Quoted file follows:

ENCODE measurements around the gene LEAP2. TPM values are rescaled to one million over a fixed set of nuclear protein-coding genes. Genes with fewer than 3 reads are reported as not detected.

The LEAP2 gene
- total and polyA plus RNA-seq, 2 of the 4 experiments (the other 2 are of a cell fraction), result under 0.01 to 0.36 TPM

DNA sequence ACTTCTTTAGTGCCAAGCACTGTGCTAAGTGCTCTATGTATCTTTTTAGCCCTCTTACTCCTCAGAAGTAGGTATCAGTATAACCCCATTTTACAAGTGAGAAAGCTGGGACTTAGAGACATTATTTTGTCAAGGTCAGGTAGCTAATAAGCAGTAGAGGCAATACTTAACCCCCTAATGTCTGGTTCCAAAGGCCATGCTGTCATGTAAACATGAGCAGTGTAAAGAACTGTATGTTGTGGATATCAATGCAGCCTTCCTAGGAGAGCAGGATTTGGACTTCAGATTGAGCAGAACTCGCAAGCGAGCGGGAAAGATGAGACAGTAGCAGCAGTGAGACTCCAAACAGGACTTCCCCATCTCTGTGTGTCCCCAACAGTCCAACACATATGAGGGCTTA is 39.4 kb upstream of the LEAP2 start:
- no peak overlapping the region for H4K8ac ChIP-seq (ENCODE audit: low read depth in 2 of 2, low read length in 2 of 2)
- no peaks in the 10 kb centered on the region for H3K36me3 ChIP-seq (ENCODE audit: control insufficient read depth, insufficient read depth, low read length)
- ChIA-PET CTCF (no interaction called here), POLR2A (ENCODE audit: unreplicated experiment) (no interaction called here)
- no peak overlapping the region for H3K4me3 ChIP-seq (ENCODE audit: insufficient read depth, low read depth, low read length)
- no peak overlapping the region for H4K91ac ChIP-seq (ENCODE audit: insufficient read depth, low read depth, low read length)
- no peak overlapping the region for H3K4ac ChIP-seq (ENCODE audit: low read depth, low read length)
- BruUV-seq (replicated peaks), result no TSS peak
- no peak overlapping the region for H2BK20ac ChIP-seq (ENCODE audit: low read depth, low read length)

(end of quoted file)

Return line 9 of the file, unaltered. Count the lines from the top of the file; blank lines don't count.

- no peak overlapping the region for H4K91ac ChIP-seq (ENCODE audit: insufficient read depth, low read depth, low read length)